And so, Auto Scaling plus Crane, we adorably dubbed the project Auto Crane and still call the system as such.
And this is how it’s set up. And this is how it exists now.
There’s a Crane primary still. It’s a single EC2 instance that services the UI, schedules all the jobs, gets the jobs back, etc.
And then now there’s the Auto Scaling group.
So that N number of EC2 instances, those 20 instances we saw before, they’re now handled by the Auto Scaling group, but instead of being 20, it’s variable. It might be 20 one minute and then like five the next minute.
And so, this, as a unit, was just called Crane.
Auto Crane’s architecture
And every five minutes in order to control this Auto Scaling, we had a Python script kick off. And within this Python script, we had a method called The Reporter.
It got a report on the status of the Crane, and it will ping Crane, the primary, every five minutes and be like, “What’s your status? What’s going on?”
And the primary would respond with…its fleet status.
It returns the number of unscheduled jobs it has, the queue length, the number of empty workers it has, the number of empty job slots that exist in the system, number of jobs slots per worker, and current number of active workers, the current number of EC2 instances in the Auto Scaling group.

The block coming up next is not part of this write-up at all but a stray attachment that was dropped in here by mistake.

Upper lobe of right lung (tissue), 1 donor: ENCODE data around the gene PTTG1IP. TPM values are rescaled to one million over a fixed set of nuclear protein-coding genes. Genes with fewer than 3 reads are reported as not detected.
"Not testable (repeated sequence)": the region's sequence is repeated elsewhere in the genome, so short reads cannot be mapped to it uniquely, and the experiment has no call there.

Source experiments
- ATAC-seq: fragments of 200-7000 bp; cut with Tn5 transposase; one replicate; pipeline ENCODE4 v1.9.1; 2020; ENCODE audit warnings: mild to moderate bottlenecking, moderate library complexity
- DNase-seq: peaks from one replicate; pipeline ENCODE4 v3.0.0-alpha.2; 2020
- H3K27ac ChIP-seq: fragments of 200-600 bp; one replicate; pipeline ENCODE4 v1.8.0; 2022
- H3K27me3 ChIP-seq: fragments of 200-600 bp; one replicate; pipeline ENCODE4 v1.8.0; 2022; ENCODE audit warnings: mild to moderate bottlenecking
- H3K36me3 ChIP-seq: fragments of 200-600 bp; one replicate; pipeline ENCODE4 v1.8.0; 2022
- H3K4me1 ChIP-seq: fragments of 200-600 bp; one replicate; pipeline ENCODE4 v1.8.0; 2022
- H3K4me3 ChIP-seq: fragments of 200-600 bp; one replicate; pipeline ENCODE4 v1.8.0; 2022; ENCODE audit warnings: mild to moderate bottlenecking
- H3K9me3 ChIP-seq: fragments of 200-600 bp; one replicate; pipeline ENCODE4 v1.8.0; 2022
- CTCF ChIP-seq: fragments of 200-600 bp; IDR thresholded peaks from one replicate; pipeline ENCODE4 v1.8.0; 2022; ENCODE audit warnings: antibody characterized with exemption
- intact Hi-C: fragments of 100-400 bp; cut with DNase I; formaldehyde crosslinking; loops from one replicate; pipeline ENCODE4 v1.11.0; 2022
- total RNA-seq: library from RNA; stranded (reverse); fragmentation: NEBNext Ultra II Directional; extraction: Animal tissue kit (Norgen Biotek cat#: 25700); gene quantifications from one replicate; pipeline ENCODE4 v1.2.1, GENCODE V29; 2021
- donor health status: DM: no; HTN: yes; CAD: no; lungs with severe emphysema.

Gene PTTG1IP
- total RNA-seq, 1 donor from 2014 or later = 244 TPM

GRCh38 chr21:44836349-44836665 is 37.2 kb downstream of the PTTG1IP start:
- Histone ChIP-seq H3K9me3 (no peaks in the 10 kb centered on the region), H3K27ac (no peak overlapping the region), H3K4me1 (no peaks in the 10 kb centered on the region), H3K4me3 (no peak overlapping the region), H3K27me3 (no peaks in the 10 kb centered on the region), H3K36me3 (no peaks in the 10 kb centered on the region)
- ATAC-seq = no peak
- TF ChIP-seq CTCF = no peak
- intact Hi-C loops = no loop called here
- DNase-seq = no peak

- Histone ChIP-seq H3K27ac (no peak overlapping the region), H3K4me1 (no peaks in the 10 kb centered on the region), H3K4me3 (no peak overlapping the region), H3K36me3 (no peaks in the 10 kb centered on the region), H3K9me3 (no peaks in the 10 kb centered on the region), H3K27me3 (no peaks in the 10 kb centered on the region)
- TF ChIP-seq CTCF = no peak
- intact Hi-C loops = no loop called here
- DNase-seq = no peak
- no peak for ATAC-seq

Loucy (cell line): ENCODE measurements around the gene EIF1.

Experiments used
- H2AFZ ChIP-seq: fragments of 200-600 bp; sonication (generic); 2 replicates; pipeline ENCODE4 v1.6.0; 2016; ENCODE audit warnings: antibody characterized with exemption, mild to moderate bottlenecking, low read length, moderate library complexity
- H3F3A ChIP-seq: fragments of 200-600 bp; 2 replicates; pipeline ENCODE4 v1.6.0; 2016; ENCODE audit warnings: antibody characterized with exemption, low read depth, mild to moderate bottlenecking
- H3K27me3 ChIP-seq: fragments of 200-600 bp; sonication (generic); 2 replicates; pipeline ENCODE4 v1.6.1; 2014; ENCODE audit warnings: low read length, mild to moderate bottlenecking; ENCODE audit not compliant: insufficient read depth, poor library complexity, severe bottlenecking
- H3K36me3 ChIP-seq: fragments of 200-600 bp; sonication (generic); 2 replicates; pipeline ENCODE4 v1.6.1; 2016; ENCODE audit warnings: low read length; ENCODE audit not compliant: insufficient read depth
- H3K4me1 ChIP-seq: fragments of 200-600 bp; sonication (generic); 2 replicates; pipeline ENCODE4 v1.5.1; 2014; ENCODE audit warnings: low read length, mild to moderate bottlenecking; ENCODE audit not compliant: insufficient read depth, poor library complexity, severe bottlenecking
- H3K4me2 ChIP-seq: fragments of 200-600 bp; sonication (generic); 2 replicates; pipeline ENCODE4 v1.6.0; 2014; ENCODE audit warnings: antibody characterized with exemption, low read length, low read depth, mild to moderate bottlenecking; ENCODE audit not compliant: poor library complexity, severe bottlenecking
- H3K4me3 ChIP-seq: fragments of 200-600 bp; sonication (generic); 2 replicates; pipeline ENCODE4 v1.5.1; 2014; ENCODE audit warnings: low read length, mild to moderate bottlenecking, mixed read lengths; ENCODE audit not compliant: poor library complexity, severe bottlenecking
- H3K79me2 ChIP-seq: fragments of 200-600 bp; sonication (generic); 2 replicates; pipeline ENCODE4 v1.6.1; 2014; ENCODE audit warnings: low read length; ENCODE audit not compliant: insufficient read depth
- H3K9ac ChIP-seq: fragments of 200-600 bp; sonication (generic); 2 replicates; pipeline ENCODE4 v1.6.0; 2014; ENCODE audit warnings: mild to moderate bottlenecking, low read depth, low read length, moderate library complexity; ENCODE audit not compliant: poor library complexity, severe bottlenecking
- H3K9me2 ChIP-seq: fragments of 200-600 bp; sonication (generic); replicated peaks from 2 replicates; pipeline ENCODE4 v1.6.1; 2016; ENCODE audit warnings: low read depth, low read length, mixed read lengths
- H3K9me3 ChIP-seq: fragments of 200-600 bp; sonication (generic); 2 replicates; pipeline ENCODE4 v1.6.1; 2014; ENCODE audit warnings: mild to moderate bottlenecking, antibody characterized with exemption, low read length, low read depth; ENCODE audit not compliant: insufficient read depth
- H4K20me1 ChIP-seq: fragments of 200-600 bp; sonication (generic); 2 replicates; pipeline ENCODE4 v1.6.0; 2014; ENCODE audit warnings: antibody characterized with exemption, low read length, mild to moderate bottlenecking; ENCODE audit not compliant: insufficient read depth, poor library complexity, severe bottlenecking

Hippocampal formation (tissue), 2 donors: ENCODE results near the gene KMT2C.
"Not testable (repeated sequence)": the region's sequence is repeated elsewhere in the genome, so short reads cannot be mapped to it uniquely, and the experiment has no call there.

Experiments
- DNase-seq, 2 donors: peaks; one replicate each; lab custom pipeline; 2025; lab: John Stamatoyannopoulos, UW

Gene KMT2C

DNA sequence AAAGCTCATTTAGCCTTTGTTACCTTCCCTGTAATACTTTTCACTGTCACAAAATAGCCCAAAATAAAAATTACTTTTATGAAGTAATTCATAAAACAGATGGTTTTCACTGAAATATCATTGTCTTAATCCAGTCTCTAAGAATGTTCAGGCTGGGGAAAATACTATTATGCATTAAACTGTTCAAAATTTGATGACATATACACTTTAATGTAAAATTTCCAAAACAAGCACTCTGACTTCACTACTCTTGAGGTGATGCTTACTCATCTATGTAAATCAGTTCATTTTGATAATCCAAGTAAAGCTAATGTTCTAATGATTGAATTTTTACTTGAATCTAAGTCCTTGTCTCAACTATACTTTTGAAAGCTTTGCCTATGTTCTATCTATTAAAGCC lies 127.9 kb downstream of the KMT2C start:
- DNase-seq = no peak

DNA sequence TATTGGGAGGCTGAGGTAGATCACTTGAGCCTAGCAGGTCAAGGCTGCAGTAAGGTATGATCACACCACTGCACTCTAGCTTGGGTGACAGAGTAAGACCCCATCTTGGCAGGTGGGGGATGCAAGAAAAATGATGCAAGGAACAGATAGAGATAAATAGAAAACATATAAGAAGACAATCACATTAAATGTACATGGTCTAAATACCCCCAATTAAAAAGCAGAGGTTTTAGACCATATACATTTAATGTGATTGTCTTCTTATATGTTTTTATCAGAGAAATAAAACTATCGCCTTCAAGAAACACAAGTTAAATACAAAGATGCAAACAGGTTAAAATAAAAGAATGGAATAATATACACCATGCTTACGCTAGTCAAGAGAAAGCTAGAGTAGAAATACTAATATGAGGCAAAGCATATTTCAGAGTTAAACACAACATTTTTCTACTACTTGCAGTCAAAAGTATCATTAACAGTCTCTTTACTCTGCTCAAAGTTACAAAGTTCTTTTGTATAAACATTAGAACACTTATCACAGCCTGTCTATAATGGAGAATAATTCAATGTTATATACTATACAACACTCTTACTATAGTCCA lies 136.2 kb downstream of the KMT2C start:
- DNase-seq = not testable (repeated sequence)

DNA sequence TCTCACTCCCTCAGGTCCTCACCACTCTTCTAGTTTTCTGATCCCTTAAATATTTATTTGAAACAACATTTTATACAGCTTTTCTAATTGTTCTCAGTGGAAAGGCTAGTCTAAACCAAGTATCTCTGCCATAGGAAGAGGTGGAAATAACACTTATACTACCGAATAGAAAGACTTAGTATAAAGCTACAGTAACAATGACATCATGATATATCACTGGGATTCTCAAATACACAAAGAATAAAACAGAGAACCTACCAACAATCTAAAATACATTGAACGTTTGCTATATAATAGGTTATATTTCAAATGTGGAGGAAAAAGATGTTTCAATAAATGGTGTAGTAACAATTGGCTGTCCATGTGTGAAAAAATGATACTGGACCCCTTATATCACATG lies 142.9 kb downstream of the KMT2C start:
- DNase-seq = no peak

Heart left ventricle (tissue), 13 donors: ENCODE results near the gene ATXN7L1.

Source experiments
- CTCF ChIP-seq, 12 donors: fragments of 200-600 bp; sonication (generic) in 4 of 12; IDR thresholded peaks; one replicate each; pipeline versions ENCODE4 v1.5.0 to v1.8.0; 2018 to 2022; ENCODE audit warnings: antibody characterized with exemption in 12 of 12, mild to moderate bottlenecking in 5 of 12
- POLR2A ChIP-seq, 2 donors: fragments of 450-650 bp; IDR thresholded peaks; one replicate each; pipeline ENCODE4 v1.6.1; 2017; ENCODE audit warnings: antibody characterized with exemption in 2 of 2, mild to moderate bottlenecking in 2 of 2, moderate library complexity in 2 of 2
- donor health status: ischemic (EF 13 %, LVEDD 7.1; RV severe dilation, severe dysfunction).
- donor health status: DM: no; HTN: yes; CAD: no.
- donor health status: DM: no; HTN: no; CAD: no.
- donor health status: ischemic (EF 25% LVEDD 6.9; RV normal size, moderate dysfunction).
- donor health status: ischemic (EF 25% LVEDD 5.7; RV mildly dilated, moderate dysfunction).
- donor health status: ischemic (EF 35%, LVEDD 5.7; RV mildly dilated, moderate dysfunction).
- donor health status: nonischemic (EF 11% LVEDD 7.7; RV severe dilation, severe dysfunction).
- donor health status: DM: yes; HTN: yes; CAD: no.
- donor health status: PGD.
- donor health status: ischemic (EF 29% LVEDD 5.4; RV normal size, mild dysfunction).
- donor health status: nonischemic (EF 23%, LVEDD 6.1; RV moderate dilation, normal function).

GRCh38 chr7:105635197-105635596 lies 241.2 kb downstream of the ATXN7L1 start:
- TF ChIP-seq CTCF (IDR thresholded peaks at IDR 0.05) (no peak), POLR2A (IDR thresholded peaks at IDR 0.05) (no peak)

The Reporter takes all this information and passes it to the decider, which makes a decision on what to do with this information.
And the decider then executes, creates a decision based on a series of if/else conditions, the first being do we have enough empty slots to handle the queue, the number of unscheduled jobs, and also maintain a reserve pool of instances (just in case we get like 100 jobs submitted between Auto Scaling script runs)?
If the answer to that is, no, scale up by however many machines you need to address this first condition and make this condition true.
Else, do we have an empty machine that we can terminate, and can we scale down while maintaining this first condition?
If yes, you scale down by one machine. Otherwise, you don’t need to scale. You’re in the current proper state.
The decider passes the delta of machines that wants to scale by to the Scaler.
And the Scaler takes it and returns that desired capacity to the Auto Scaling group and AWS.
It returns it to AWS directly.
And if the decider has said that we are terminating a machine, then it tells the Crane primary, the worker idea of the machine being terminated.
This is what Auto Crane looks like now. This is not our first iteration. This is what happened after a lot of testing, a lot of failures, a lot of confusion around what was going on in the best-case scenario.
But we made all of these design choices based on our preparations leading up to this.
And so, obviously, a lot of technical preparations went into place.
Avoiding job loss
And one of the main questions that we faced was about job loss.
How do we avoid job loss where a job loss is a job gets submitted and it just disappears. It goes into ether, it goes like somewhere, somehow it got lost.
And so, a hypothetical scenario of how this could happen goes as such.